How VOI wants to conquer Europe
20 May, 2019
Taking another path from Bird toward profitability, VOI, the Swedish e-scooter operator, organised a press conference to communicate on its strategical choices for the coming year. Those who came have not been disappointed.
VOI will stay focused on Europe. Already operating in 9 countries and 18 cities, is planning to launch in 4 more countries this summer: Itay, Belgium, Poland, and Germany. Germany is one of the last closed markets, as it is still illegal to ride e-scooters there… but the situation is said to change quickly, before the end of June. VOI affirms itself as the leader to invest in the German market.
Together with the strategic plan, VOI unveiled 5 new vehicles. The company is currently operating fleets of Segway ES4, and took time to develop its own products, with a focus on durability and maintenance performance (it is no secret that operators business model still has to become profitable). 3 new scooter models will be introduced:
- The VOIager 2 – It is the new standard model of VOI, build to last. New aluminium frame, 10′ wheels, swappable battery, double-kickstand. The custom-designed motorisation and battery allow a 50km range.
- the VOIager 2 / 3-wheels – An evolution of the previous model with 3 wheels! It might be a good solution in slippery conditions, for Nordic countries for example 😉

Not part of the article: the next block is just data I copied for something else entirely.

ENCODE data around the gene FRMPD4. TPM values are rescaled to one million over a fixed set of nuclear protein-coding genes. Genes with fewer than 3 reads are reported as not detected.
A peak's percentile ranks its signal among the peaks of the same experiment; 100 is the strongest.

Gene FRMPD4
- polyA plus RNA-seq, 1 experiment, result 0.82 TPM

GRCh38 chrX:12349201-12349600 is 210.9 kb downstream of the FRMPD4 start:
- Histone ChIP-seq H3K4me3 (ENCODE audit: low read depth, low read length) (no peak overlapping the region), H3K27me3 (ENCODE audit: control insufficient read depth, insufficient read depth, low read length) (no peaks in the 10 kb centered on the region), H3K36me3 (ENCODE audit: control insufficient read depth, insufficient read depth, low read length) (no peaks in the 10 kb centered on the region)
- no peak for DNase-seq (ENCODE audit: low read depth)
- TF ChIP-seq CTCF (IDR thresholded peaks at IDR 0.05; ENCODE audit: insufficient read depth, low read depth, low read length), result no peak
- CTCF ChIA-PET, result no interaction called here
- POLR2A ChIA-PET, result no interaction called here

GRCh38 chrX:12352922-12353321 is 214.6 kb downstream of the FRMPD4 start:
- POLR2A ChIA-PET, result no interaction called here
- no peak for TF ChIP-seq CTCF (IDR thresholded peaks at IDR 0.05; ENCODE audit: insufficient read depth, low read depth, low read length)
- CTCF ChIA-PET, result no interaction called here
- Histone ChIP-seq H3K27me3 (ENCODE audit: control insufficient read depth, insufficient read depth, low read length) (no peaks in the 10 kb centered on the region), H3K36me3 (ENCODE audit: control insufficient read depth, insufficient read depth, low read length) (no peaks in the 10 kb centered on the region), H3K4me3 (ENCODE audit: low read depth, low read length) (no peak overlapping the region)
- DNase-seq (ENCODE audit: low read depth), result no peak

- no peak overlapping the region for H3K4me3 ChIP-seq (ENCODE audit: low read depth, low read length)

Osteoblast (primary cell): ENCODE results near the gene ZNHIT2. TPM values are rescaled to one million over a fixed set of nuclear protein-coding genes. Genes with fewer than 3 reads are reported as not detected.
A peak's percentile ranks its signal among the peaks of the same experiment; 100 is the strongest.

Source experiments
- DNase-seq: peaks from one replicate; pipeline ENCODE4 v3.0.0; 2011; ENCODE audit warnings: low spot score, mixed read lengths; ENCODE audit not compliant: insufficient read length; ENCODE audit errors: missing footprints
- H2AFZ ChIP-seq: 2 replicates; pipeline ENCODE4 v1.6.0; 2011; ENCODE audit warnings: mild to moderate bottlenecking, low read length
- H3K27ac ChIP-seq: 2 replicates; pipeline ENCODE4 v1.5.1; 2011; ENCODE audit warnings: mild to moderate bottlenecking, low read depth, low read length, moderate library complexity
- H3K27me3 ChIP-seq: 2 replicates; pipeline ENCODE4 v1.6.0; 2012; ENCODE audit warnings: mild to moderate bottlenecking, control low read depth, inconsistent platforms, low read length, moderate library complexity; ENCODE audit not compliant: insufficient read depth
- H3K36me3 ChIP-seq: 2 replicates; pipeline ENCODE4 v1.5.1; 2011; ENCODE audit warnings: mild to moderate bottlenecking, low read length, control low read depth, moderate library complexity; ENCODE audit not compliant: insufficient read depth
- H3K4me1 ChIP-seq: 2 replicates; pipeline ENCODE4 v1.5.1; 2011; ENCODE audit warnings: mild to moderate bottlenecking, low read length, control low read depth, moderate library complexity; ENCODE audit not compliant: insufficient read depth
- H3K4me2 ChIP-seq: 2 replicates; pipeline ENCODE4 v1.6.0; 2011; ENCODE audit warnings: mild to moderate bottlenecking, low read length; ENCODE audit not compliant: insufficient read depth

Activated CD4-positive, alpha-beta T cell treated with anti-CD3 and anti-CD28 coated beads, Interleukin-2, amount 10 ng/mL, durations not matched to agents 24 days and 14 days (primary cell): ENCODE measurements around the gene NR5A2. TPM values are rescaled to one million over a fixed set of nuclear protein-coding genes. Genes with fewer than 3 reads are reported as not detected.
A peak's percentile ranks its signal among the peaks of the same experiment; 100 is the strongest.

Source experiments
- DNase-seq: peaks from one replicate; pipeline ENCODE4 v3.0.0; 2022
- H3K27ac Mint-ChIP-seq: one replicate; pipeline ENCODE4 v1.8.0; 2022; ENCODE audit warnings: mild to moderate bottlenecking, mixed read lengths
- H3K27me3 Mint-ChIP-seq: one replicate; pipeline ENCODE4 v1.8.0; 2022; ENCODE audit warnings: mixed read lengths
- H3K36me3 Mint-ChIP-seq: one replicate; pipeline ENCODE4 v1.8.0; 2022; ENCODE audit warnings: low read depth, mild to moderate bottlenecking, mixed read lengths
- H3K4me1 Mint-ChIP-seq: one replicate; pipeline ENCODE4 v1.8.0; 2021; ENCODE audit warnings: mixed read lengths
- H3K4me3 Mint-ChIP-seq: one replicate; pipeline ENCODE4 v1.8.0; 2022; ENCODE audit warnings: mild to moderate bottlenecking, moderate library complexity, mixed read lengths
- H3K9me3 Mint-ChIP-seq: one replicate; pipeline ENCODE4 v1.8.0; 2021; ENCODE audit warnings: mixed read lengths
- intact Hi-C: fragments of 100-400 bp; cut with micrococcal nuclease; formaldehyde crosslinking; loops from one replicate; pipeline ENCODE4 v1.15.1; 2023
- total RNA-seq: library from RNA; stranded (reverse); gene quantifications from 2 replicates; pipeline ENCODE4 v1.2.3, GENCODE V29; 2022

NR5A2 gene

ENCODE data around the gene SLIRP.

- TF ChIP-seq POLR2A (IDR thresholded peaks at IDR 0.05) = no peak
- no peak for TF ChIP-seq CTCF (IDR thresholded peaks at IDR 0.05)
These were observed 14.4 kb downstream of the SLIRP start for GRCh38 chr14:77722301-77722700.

- The VOIager 1 – Specifically designed for the German market, it keeps a more standard design. My question: what are the specificities of the German legislation? I wonder why this model keeps smaller wheels, single-kickstand…
And here comes the surprise: VOI will offer 2 types of e-bikes:
- The VOI Bike – Custom-design for this e-bike, which meets European regulations. It has a swappable battery as well, associated with a central motorisation. Another point for reliability.
- The VOI Cargo – This e-tricycle might be a hit in Nordic countries… and a pain to operate in Latin countries. Ah, cultural difference.
Two comments on the products: VOI seems to have developed all these vehicles with the interesting swappable-battery feature. Why not having worked on using the same batteries for any vehicle? It would have simplified operations a lot.
Second, What about safety? None of the scooters is integrating lock-to mechanism. And we did not hear a word about a lock for both of the bikes as well. Will they use conventional smart-locks? Motor braking?
VOI is adopting a clever development strategy, focusing to develop in more European countries using more durable and reliable e-scooters. I suppose bikes will first be available in Northern Europe, in order to test both the vehicles and the user demand, before expanding.
It is quite interesting to notice the market evolution on shared micromobility: while the US operators are diversifying with heavier vehicles (Lime Pods, Bolt Mobility B-Nano…) European one are adopting bicycles. A consequence of urbanism choices, and therefore cultural difference.